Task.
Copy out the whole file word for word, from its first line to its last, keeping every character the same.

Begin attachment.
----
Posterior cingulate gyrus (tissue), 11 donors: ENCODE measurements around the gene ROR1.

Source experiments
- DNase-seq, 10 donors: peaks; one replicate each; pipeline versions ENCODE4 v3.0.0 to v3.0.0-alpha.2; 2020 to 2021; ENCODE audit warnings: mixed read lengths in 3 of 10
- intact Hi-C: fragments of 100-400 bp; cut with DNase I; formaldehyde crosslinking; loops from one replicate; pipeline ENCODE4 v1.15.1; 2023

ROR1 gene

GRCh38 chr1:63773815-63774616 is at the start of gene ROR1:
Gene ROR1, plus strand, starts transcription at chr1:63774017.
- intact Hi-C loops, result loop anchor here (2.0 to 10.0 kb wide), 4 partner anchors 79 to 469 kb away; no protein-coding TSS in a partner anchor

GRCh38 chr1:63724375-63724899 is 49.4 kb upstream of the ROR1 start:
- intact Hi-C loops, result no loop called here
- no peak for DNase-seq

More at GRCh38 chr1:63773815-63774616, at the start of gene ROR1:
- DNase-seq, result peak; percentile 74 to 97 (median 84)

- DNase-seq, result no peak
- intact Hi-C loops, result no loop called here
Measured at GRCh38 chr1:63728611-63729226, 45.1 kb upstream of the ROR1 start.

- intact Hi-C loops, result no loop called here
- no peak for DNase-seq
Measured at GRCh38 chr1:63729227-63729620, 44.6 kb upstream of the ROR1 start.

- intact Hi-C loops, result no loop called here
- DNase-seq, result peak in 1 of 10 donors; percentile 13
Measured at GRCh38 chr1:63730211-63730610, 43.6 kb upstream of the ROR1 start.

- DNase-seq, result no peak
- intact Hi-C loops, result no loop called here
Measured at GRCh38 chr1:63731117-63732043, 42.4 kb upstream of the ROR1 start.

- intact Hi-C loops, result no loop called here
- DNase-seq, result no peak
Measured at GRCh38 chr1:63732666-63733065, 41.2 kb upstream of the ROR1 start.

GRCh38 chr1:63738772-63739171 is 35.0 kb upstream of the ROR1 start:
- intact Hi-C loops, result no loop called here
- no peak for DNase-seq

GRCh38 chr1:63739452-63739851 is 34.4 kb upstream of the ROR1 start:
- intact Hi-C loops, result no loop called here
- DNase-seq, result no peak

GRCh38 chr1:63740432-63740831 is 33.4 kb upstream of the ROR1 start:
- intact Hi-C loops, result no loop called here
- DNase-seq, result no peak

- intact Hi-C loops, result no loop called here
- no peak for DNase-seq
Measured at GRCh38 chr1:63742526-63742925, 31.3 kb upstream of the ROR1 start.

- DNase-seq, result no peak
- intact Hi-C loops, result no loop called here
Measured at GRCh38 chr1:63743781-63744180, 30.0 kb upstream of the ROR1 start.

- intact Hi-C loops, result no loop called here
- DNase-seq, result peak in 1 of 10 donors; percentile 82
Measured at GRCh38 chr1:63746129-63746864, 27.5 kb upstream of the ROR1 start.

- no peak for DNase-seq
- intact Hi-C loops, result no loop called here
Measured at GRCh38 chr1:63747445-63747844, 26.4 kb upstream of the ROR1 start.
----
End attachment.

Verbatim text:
Posterior cingulate gyrus (tissue), 11 donors: ENCODE measurements around the gene ROR1.

Source experiments
- DNase-seq, 10 donors: peaks; one replicate each; pipeline versions ENCODE4 v3.0.0 to v3.0.0-alpha.2; 2020 to 2021; ENCODE audit warnings: mixed read lengths in 3 of 10
- intact Hi-C: fragments of 100-400 bp; cut with DNase I; formaldehyde crosslinking; loops from one replicate; pipeline ENCODE4 v1.15.1; 2023

ROR1 gene

GRCh38 chr1:63773815-63774616 is at the start of gene ROR1:
Gene ROR1, plus strand, starts transcription at chr1:63774017.
- intact Hi-C loops, result loop anchor here (2.0 to 10.0 kb wide), 4 partner anchors 79 to 469 kb away; no protein-coding TSS in a partner anchor

GRCh38 chr1:63724375-63724899 is 49.4 kb upstream of the ROR1 start:
- intact Hi-C loops, result no loop called here
- no peak for DNase-seq

More at GRCh38 chr1:63773815-63774616, at the start of gene ROR1:
- DNase-seq, result peak; percentile 74 to 97 (median 84)

- DNase-seq, result no peak
- intact Hi-C loops, result no loop called here
Measured at GRCh38 chr1:63728611-63729226, 45.1 kb upstream of the ROR1 start.

- intact Hi-C loops, result no loop called here
- no peak for DNase-seq
Measured at GRCh38 chr1:63729227-63729620, 44.6 kb upstream of the ROR1 start.

- intact Hi-C loops, result no loop called here
- DNase-seq, result peak in 1 of 10 donors; percentile 13
Measured at GRCh38 chr1:63730211-63730610, 43.6 kb upstream of the ROR1 start.

- DNase-seq, result no peak
- intact Hi-C loops, result no loop called here
Measured at GRCh38 chr1:63731117-63732043, 42.4 kb upstream of the ROR1 start.

- intact Hi-C loops, result no loop called here
- DNase-seq, result no peak
Measured at GRCh38 chr1:63732666-63733065, 41.2 kb upstream of the ROR1 start.

GRCh38 chr1:63738772-63739171 is 35.0 kb upstream of the ROR1 start:
- intact Hi-C loops, result no loop called here
- no peak for DNase-seq

GRCh38 chr1:63739452-63739851 is 34.4 kb upstream of the ROR1 start:
- intact Hi-C loops, result no loop called here
- DNase-seq, result no peak

GRCh38 chr1:63740432-63740831 is 33.4 kb upstream of the ROR1 start:
- intact Hi-C loops, result no loop called here
- DNase-seq, result no peak

- intact Hi-C loops, result no loop called here
- no peak for DNase-seq
Measured at GRCh38 chr1:63742526-63742925, 31.3 kb upstream of the ROR1 start.

- DNase-seq, result no peak
- intact Hi-C loops, result no loop called here
Measured at GRCh38 chr1:63743781-63744180, 30.0 kb upstream of the ROR1 start.

- intact Hi-C loops, result no loop called here
- DNase-seq, result peak in 1 of 10 donors; percentile 82
Measured at GRCh38 chr1:63746129-63746864, 27.5 kb upstream of the ROR1 start.

- no peak for DNase-seq
- intact Hi-C loops, result no loop called here
Measured at GRCh38 chr1:63747445-63747844, 26.4 kb upstream of the ROR1 start.